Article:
If such a strategy was applied against known offenders it'd have to be done carefully as I can't imaging browser makers willingfully breaking existing sites of these offenders. Also, note that these offenders list would have to include Google today so Chromium would have to fight against the company that governs the project. It's hard to imagine it happening.
So we seem to agree that preventing problems with unexpected entries is the only thing that GREASE solves.
Therefore, the absurd accumulation of complexity and size, and the lies about browser identities, are things that will quickly happen again, as described in detail above – because the proposal has nothing in it to stop this and the incentives all remain the same.
Finally, as @mgol said, I can’t see popular browsers start to intentionally lie about their identity for the greater good, especially not Google Chrome lying to Google Search, Google Docs, YouTube, etc. If popular browsers wanted to lie about their identity for the greater good, they could have been doing this already for a long time.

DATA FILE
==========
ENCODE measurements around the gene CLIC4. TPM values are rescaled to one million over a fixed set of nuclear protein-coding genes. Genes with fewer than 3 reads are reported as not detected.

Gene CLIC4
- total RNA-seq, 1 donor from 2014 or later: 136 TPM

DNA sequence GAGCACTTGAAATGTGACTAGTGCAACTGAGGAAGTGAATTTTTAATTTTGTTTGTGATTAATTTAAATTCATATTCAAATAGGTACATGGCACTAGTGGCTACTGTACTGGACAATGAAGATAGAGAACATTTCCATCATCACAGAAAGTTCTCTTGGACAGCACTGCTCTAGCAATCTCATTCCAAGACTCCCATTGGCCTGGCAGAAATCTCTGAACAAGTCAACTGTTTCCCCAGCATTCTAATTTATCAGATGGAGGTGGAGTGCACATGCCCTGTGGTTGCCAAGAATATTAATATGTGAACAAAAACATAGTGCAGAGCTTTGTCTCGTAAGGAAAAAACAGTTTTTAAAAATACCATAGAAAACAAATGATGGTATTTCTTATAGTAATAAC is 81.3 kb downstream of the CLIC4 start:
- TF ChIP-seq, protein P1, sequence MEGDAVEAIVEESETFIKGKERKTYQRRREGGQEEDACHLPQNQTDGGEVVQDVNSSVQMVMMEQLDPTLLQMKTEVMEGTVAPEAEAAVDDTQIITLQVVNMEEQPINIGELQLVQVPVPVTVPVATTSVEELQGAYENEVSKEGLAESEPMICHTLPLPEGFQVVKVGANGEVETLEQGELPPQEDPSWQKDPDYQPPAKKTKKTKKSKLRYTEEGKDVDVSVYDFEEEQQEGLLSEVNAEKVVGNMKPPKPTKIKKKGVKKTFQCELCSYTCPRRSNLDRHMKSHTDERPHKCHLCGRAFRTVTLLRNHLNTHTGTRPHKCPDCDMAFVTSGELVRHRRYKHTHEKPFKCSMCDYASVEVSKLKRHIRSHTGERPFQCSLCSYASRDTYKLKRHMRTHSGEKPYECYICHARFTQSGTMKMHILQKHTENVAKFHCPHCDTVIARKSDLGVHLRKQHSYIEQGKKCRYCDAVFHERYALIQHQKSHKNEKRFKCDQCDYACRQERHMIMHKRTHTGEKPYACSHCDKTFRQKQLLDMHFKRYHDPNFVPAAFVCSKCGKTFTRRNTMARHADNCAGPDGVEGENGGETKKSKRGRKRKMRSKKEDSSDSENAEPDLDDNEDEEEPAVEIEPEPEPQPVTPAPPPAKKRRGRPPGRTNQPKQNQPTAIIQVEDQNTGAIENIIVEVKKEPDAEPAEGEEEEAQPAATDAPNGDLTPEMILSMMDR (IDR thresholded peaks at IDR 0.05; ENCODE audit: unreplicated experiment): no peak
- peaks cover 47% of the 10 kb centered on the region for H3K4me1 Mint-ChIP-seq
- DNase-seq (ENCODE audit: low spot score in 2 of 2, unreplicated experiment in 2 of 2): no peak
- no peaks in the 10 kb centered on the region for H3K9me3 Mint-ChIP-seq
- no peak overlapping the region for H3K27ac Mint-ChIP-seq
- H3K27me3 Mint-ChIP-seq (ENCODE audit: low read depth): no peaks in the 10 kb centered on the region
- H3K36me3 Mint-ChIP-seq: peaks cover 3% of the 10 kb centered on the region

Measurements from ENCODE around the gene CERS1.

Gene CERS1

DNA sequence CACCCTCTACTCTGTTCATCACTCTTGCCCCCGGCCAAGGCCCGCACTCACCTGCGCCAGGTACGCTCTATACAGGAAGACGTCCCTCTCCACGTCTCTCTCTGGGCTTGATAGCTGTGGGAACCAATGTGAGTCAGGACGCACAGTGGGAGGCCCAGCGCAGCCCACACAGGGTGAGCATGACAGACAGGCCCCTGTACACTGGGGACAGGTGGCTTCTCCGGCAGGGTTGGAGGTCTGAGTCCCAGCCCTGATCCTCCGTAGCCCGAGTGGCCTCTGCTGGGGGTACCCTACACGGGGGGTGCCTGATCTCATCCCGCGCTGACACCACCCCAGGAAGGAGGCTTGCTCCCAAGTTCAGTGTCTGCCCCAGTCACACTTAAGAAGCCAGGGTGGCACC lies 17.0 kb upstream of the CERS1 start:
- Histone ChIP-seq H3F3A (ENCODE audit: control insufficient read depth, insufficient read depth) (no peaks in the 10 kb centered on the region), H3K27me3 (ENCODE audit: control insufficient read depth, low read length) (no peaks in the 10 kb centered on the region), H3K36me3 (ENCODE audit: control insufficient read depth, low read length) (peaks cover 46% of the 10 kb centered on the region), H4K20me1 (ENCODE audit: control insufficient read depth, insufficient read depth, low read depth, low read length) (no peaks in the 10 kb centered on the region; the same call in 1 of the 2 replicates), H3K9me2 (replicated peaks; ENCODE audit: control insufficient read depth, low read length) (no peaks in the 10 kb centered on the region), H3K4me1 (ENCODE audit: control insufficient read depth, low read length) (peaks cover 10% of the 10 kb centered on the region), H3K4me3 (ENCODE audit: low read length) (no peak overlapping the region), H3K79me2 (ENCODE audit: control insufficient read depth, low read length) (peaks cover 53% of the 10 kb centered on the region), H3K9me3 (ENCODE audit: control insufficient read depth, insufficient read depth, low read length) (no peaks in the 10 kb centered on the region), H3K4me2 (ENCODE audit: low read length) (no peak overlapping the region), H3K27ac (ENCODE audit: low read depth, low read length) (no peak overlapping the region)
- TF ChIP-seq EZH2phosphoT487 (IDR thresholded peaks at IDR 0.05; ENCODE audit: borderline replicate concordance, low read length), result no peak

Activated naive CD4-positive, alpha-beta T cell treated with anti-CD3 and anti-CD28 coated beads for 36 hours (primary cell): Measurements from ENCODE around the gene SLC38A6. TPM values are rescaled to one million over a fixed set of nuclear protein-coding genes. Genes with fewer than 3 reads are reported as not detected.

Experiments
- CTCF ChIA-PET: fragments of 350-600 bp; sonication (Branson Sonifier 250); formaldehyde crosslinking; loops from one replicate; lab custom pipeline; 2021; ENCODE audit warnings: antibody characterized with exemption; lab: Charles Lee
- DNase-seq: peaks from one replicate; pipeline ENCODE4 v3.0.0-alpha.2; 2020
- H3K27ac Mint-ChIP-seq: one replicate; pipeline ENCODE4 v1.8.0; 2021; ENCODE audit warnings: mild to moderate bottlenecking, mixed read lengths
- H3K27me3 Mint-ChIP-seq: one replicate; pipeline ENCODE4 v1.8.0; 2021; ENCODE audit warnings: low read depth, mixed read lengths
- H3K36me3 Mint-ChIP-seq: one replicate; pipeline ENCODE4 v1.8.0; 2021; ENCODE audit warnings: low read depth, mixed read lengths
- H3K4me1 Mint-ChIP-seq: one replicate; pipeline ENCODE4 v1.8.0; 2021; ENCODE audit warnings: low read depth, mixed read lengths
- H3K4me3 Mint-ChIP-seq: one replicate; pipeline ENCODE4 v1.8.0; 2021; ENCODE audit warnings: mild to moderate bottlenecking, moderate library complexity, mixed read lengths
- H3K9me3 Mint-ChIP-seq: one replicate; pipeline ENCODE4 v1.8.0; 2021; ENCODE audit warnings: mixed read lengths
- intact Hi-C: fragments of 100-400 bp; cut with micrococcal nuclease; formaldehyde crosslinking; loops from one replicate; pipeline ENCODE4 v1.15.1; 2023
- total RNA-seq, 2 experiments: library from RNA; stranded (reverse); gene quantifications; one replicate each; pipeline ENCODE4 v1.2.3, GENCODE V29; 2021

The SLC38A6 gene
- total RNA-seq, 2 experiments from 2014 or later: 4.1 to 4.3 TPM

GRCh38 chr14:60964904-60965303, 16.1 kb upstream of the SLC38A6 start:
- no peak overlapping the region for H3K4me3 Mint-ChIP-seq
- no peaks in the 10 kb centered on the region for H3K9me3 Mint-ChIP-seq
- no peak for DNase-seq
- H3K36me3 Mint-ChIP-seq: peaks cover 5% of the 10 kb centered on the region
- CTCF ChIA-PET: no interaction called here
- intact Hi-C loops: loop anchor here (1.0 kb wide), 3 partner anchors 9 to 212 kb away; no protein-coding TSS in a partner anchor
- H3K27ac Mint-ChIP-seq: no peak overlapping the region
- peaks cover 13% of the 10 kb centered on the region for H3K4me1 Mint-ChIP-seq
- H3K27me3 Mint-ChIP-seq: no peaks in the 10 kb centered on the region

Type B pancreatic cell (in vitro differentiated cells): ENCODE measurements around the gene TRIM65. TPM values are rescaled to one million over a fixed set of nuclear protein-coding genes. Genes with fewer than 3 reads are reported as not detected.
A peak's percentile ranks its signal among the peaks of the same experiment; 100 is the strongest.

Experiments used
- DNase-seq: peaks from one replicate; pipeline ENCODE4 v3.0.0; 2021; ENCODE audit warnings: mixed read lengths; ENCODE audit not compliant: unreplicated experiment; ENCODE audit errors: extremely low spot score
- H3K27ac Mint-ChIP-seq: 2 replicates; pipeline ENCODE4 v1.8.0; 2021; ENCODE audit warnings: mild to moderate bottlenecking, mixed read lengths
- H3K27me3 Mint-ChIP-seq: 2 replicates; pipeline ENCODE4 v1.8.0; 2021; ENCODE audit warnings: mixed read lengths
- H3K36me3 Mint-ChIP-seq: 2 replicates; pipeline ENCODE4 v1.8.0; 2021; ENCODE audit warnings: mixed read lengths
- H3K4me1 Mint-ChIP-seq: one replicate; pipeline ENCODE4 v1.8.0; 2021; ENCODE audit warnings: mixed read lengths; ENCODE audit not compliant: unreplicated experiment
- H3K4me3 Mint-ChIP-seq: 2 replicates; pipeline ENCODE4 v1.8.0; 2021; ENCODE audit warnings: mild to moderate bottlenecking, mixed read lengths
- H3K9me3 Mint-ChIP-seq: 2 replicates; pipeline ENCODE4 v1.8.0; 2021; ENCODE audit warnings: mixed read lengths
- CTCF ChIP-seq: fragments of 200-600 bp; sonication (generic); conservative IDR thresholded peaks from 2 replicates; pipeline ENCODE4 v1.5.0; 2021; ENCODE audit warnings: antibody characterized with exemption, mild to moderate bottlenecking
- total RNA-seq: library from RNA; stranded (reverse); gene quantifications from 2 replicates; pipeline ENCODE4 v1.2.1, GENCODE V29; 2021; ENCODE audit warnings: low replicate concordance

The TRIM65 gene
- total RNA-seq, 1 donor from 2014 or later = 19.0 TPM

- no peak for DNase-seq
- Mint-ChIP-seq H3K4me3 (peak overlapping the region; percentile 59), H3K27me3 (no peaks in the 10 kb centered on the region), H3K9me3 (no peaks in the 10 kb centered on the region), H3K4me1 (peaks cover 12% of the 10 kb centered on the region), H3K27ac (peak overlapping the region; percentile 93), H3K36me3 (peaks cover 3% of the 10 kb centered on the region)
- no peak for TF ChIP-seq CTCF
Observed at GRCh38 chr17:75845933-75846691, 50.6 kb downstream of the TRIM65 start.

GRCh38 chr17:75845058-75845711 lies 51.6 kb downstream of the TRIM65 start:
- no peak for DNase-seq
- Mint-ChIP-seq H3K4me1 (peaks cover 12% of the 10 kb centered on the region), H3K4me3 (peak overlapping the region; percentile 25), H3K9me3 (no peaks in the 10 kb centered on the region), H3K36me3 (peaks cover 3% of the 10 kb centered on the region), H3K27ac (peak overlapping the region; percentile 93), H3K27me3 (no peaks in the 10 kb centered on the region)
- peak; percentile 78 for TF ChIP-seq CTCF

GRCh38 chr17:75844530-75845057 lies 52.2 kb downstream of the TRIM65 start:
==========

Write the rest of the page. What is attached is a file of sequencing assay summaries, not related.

If GREASE creates more problems than it solves then you are left with the question of what to do about the underlying problem it is trying to solve. This primarily seems to be an issue for browser developers, some of whom advocate removing the User-Agent or Sec-CH-UA entirely. There are also privacy campaigners who want it removed as well.
There are several issues down that road but I think that one of the most critical is that it puts far more power into the hands of the dominant browser. I.e. Google.
The fact that Google themselves have added additional tracking into Chrome to go beyond what User-Agent allows shows the value of this kind of information.
If the browser were not identifiable in the request then it would just mean that Google would be the only ones with a picture of the browser landscape rather than one of many because they are in the unique position of having a huge share of the browser market as well as enough big website properties to funnel data through.
I think that browser developers are just going to have to continue dealing with this problem of incompatible websites as they come up. I'm sure that's a very frustrating position to be in but the alternatives seem far worse for everyone else.